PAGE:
Charles A. Canfield

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Charles A. Canfield
Charles A. Canfield.jpg
Early California pioneer and developer
BornMay 15, 1848
DiedAugust 15, 1913(1913-08-15) (aged 65)
Resting placeEvergreen Cemetery, Los Angeles
ResidenceCanfield-Wright House, Del Mar, California
OccupationOilman, real estate developer
Spouse(s)Chloe Canfield
ChildrenDaisy (Canfield) Moreno
RelativesAntonio Moreno (son-in-law)

Charles A. Canfield (May 15, 1848 – August 15, 1913) was an American oilman and real estate developer. He pioneered oil drilling in California and Mexico. He also co-founded Beverly Hills and Del Mar, California.

Early life[edit]

Charles Adelbert Canfield was born on May 15, 1848, in Springfield, New York.[1]

Career[edit]

In 1869, he moved to Colorado and struggled to find oil in the American Southwest for seventeen years.[1] In 1886, he found silver in Kingston, New Mexico Territory.[1] In 1887, he moved to Los Angeles, California, and founded the Chanslor-Canfield Midway Oil Co.[1][2]

In 1892, he partnered with Edward L. Doheny (1856–1935) to develop the first gusher in Los Angeles, at the intersection of Patton and Colton streets on Crown Hill, just northwest of today's Downtown Los Angeles.[2][3][4][5][6]

In 1900, together with Burton E. Green (1868–1965), Max Whittier (1867–1928), Frank H. Buck (1887–1942), Henry E. Huntington (1850–1927), William F. Herrin (1854–1927) and William G. Kerckhoff (1856–1929), they purchased Rancho Rodeo de las Aguas from Henry Hammel and Andrew H. Denker.[7] After drilling for oil and only finding water, they reorganized their business into the Rodeo Land and Water Company to develop a new residential town later known as Beverly Hills, California.[7]

In 1902, they founded the Mexican Eagle Petroleum Company (later known as the Pan American Petroleum and now Pemex), which made Mexico the world's second-largest oil-producing country.[1]

Personal life and death[edit]

He was married to Chloe Canfield.[2] She was murdered in 1906 by a disgruntled employee called Morris Buck who had been fired five years earlier for leaving the Canfields' horses unattended and beating them.[2]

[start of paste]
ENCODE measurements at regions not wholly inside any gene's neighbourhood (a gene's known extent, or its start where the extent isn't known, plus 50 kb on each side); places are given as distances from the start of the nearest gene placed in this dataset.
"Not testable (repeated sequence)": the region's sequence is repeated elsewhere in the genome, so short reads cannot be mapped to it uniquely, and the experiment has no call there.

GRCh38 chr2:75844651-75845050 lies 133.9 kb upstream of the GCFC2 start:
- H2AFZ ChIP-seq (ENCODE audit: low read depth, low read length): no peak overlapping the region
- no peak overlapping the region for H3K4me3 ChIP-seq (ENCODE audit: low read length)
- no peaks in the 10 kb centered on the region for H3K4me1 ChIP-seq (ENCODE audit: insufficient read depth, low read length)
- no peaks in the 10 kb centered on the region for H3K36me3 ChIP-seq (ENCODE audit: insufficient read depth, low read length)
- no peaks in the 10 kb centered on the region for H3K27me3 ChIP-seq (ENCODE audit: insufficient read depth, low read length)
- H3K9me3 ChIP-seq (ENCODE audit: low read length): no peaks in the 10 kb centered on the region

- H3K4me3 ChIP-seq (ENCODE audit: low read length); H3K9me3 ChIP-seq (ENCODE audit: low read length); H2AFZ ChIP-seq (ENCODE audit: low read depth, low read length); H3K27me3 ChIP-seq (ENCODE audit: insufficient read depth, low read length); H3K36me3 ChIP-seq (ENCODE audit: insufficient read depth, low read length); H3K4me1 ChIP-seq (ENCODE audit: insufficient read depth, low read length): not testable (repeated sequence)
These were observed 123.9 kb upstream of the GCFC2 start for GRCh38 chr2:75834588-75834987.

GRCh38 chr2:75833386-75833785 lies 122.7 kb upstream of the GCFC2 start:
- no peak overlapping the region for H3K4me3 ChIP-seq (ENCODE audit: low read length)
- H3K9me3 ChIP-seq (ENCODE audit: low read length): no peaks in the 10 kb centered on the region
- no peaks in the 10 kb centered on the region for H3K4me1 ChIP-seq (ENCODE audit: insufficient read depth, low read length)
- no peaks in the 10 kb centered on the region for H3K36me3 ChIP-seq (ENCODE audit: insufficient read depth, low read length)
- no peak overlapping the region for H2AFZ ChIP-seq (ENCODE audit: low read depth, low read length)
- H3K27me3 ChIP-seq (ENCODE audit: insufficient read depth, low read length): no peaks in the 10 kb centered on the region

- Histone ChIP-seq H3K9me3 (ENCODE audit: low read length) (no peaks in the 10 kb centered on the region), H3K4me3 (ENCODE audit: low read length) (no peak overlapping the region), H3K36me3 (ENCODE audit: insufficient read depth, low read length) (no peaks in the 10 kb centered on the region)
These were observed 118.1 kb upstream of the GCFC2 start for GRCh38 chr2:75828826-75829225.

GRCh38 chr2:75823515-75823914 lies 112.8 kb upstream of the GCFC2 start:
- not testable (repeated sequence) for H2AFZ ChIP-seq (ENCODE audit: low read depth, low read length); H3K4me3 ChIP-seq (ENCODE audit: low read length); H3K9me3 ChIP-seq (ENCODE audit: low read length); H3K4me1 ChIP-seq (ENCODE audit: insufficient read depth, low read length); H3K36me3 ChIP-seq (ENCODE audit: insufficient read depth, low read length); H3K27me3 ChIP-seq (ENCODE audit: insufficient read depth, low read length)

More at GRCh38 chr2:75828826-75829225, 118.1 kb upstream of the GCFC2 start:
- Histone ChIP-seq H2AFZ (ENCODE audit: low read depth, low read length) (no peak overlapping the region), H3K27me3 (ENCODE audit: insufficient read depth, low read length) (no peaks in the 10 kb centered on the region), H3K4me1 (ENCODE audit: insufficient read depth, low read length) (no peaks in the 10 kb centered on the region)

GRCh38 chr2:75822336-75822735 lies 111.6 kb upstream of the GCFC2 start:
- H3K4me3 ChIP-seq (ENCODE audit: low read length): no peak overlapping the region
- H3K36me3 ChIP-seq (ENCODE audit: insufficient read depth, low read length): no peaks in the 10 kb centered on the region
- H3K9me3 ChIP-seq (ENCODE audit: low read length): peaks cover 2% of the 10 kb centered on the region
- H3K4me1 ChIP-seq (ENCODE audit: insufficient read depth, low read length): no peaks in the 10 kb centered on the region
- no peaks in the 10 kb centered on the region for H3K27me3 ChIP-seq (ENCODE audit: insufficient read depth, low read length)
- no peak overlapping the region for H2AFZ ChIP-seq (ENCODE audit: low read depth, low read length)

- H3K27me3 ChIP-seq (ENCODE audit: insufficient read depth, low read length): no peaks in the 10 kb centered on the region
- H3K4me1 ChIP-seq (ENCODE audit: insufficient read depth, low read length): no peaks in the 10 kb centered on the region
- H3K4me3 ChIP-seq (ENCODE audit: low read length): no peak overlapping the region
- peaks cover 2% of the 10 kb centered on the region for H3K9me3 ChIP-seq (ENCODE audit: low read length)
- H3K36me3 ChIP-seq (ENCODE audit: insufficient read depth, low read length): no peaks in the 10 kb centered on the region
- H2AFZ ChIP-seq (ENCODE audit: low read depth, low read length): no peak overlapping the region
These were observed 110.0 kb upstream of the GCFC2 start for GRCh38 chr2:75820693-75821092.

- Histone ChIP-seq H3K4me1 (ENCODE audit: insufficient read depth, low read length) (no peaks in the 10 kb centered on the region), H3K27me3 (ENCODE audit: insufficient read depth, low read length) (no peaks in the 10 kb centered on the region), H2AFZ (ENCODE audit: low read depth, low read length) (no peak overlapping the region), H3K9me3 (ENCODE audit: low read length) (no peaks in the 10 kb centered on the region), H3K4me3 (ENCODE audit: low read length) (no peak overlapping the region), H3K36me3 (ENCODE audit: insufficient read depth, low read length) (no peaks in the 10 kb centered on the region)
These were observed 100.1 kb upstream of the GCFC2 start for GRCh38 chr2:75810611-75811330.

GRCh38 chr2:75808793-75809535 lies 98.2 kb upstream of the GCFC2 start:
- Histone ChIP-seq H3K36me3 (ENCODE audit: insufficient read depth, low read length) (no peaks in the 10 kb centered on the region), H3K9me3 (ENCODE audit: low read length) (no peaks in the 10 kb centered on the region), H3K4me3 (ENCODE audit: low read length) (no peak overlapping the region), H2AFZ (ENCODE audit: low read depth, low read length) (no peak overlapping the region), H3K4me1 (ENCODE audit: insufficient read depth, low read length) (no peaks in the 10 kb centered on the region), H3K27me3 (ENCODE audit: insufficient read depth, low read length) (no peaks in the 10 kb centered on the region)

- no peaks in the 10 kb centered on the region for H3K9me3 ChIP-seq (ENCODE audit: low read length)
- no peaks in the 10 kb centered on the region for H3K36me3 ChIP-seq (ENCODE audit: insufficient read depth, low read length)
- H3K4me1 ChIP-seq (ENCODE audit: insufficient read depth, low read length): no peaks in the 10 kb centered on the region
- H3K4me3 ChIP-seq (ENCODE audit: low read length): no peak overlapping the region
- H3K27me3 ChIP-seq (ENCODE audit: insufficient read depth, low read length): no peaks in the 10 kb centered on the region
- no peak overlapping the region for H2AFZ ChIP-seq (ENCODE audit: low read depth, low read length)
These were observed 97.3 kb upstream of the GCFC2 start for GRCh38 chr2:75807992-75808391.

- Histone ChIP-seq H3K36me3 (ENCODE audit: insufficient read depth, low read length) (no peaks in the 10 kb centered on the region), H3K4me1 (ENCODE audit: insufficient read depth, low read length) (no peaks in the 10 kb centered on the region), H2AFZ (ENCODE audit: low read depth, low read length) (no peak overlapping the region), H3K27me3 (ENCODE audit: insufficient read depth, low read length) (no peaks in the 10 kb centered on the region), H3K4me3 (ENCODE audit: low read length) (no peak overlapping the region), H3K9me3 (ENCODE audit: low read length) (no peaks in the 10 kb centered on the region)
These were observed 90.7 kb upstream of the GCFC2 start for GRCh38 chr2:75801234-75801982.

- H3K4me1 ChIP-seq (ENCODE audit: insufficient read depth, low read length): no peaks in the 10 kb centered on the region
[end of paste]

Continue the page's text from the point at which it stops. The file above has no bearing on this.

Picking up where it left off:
They had a daughter, Daisy, who was married to J. M. Danziger, though she divorced him in 1921, citing cruelty.[2][8] In 1923, she remarried to Antonio Moreno (1887–1967), and they lived in the Canfield-Moreno Estate.

They also had a son, Charles O. Canfield. He was married to Pearl, who divorced him in 1930.[9] The couple served as witnesses to the marriage of silent film stars Marie Prevost and Kenneth Harlan in October 1924.[10]

In 1910, he moved into the newly built Canfield-Wright House in Del Mar, California.

He died on August 15, 1913, and was buried in the Evergreen Cemetery in Los Angeles.[1]

Bibliography[edit]

Secondary sources[edit]

  • Nicholas A Curry, The Charles A. Canfield family history: Fellow mining prospector, oilman and business associate of Edward L. Doheny, 1994.[11]

References[edit]

  1. ^ a b c d e f FindAGrave
  2. ^ a b c d e Cecilia Rasmussen, Tale of Wealth, Murder and a Family's Decline, The Los Angeles Times, August 20, 2000
  3. ^ "Paleontological Research Institute: The Story of Oil in California". Archived from the original on 2017-03-02. Retrieved 2013-04-13.
  4. ^ Charles Lockwood, In the Los Angeles Oil Boom, derricks sprouted like trees[permanent dead link], Smithsonian, October 1980, p. 188
  5. ^ History of Greystone
  6. ^ Ruth Wallach, Linda McCann, Dace Taube, Claude Zachary, Curtis C. Roseman, Historic Hotels of Los Angeles and Hollywood, (CA), Arcadia Publishing, 2008, p. 30 [1]
  7. ^ a b Marc Wanamaker, Early Beverly Hills, Arcadia Publishing, 2005, p. 9 [2]
  8. ^ HEIRESS SEEKS DIVORCE.; Daughter of Charles A. Canfield Accuses J.M. Danziger of Cruelty., The New York Times, December 25, 1921.
  9. ^ [3], Canfield v. Security-First National Bank, March 1, 1939
  10. ^ [4], California, County Marriages 1850-1952, October 14, 1924.
  11. ^ Google Books